Robin Dunbar of the Institute of Cognitive and Evolutionary Anthropology at the University of Oxford also tends to see emotions as tools that help us deal with the world. "They have been a bit of a no-go area in areas such as psychology for a very long time," he says, "but over the past decade they have been creeping back into hard-nosed areas such as cognition. There are neurobiologists such as Antonio Damasio and Joseph LeDoux who argue that rationality would leave us sitting on the fence unable to make a decision, and that an emotional response is needed to tip us one way or the other."
The notion of "emotional wisdom" - that we would often (although certainly not always) be better off if we put more faith in our intuitions and "trusted our gut" - has been taken up by a number of more popular writers. Malcolm Gladwell's bestselling Blink: The Power of Thinking without Thinking (2005) opens with the story of a kouros, an ancient Greek statue of a naked male youth, bought by the Getty Museum in 1983. Because the asking price was $10 million (£5 million), the purchasers conducted extensive legal research into the statue's provenance, and a geologist made a detailed analysis of it. Everything seemed to stack up.
Yet a few experts took a quick glance at the kouros and instantly concluded that something was wrong. One was overwhelmed by a wave of "intuitive repulsion". Another "felt as though there was a glass between me and the work". As more evidence came in, it soon became clear that these immediate emotional reactions had been right.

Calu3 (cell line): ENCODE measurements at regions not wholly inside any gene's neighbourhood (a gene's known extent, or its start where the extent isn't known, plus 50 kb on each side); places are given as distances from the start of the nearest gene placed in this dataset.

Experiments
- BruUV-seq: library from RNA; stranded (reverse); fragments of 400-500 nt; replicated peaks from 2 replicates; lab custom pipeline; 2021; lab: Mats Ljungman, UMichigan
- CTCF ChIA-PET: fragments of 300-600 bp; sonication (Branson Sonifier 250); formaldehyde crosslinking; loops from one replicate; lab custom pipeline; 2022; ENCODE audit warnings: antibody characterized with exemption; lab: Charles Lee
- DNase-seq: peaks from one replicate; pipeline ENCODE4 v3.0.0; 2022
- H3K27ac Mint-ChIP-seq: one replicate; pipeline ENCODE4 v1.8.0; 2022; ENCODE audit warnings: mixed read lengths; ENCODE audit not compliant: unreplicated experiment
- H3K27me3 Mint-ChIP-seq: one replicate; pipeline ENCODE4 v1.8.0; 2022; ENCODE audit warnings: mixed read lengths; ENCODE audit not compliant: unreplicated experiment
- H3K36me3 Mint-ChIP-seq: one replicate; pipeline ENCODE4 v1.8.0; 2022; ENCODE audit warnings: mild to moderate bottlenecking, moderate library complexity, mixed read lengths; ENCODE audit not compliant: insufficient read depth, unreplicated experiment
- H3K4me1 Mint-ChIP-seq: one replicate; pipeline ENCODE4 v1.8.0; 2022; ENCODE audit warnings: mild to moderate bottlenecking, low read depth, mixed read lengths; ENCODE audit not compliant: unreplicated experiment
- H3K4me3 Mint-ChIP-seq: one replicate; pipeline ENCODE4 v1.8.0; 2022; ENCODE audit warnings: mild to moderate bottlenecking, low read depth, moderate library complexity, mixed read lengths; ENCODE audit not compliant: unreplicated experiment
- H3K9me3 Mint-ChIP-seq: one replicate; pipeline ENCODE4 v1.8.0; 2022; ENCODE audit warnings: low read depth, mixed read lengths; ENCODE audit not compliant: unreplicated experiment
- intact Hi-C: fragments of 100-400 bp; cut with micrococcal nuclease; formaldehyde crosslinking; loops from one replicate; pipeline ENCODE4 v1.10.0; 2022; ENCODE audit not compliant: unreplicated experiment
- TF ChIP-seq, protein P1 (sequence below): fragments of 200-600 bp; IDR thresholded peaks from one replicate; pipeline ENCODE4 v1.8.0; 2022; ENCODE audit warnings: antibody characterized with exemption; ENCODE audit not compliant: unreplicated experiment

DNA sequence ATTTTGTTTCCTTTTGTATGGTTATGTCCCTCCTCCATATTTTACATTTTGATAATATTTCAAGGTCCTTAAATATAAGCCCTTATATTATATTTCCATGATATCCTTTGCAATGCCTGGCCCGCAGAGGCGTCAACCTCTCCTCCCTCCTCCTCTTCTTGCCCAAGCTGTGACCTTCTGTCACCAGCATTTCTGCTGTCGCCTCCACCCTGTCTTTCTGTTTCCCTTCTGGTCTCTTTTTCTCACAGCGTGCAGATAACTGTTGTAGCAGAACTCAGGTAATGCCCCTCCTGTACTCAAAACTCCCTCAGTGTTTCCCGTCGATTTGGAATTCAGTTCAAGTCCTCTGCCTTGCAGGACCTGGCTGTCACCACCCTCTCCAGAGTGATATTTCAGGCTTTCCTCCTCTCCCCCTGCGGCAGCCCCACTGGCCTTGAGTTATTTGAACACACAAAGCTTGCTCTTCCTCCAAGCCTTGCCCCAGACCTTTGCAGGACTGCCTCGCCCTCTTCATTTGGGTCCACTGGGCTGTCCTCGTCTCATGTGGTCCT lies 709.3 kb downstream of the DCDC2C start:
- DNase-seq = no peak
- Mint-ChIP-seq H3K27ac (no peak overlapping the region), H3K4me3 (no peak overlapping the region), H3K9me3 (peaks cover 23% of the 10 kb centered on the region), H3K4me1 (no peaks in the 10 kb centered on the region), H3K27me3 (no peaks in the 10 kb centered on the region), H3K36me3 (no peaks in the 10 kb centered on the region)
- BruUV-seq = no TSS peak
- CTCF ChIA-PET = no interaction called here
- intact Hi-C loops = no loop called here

"They simply took a look at that statue", writes Gladwell, "and some part of their brain did a series of instant calculations, and before any kind of conscious thought took place they felt something ... Did they know why they knew? Not at all. But they knew ... there can be as much value in the blink of an eye as in months of rational analysis."
One of the researchers cited by Gladwell is Gerd Gigerenzer, director of the Centre for Adaptive Behaviour and Cognition in Berlin, and the author of books such as Gut Feelings: The Intelligence of the Unconscious (2007) and Simple Heuristics That Make Us Smart (2000), the latter written with Peter M. Todd and the ABC Research Group. All of us, they point out, have to make decisions "in a world where knowledge is limited, time is pressing and deep thought is often an unattainable luxury".